Tuesday, April 22, 2008

Richard Dawkins

A recent column by Richard Dawkins, presenting what purport to be arguments against the existence of God:
Entities capable of designing anything, whether they be human engineers or interstellar aliens, must be complex -- and therefore, statistically improbable.
But says who? How does Dawkins purport to know that any entity that could be deemed "God" is both "complex" and "statistically improbable"? Elsewhere, Dawkins has written derisively of the "argument from personal incredulity," i.e., the argument that because one is personally incredulous that evolution could have done this or that, therefore evolution didn't do it. Fair enough. But here, Dawkins is offering his own argument from personal incredulity here -- he says that God is "statistically improbable," but given that the statistics cannot be measured here, Dawkins is saying nothing other than that he is personally incredulous when he thinks about the possibility of God. I don't think this proves anything.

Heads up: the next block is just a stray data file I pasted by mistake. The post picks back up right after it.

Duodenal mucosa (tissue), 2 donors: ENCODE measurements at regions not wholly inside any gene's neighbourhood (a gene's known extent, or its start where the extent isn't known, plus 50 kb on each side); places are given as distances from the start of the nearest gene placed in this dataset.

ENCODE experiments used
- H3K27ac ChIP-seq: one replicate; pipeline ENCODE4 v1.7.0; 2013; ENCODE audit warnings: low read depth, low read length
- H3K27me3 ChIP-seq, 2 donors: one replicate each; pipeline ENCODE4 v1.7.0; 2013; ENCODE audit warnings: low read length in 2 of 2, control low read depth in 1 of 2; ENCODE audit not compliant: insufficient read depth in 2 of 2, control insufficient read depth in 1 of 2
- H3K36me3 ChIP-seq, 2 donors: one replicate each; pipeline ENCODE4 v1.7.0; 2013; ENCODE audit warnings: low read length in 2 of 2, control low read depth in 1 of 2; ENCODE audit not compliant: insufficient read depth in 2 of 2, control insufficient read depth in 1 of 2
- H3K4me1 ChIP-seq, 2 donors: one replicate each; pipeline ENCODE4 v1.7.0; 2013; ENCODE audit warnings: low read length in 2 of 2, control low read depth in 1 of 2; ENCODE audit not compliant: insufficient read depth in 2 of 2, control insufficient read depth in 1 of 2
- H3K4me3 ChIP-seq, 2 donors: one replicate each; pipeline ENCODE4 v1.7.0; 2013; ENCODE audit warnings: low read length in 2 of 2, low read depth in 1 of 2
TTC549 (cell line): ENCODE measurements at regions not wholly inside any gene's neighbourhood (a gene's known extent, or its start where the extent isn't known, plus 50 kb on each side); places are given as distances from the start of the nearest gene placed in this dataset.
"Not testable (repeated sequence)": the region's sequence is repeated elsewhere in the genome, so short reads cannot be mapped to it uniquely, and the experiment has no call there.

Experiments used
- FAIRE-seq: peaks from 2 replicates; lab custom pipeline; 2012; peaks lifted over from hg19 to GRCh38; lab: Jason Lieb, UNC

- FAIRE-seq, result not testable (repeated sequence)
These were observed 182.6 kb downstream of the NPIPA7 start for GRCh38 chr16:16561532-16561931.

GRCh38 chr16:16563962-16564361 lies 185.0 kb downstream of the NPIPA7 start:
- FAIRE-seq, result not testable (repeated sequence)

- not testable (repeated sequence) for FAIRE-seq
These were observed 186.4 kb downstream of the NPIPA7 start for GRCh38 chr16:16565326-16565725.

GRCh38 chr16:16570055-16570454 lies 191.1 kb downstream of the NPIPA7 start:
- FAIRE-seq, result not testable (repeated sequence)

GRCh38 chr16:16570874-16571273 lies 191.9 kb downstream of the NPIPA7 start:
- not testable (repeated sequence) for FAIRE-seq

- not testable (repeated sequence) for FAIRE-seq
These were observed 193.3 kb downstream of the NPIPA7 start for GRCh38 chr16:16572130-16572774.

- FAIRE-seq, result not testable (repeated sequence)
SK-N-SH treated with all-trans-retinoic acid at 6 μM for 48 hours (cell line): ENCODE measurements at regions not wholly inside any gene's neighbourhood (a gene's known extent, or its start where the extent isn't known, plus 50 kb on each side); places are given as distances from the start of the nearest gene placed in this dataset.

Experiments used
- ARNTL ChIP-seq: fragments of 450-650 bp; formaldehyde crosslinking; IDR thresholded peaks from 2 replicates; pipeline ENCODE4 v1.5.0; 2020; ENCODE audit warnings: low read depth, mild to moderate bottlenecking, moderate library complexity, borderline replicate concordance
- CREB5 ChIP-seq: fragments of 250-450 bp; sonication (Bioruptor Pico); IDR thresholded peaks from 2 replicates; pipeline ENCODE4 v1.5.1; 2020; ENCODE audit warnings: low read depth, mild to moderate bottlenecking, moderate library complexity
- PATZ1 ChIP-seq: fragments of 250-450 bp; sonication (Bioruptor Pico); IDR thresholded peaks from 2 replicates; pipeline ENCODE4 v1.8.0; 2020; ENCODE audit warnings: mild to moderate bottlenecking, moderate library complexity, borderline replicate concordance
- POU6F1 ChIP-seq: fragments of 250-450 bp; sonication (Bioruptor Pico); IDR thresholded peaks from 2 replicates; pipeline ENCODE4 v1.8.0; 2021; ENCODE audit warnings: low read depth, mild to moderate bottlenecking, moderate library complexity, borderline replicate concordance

Later Dawkins amplifies:
Theologians attempt two (mutually incompatible and pathetically inadequate) answers to this unanswerable point. Some say their God is not complex but simple. This obviously won't wash. No simple god could design bacterial flagellar motors or universes, let alone forgive sins or impregnate virgins.
Again, says who? Dawkins seems to think that he's stumbled on a definitional principle here: Anything complex must have arisen from something else that is of equal or greater complexity. But as can be seen from the world of fractals, such a principle is certainly not universal: apparent complexity can arise from simple equations. (If Stephen Wolfram is right, then more than just fractals can be generated from simplicity.) I wonder if Dawkins has attempted to demonstrate this principle elsewhere.

I understand where Dawkins is coming from -- he views it as stealing a base for theologians just to assert that "God" is "simple" yet able to create "complexity." The problem, though, is that Dawkins has no more substantiation for his supposed disproof, which is just the bald assertion that "God" cannot be "simple."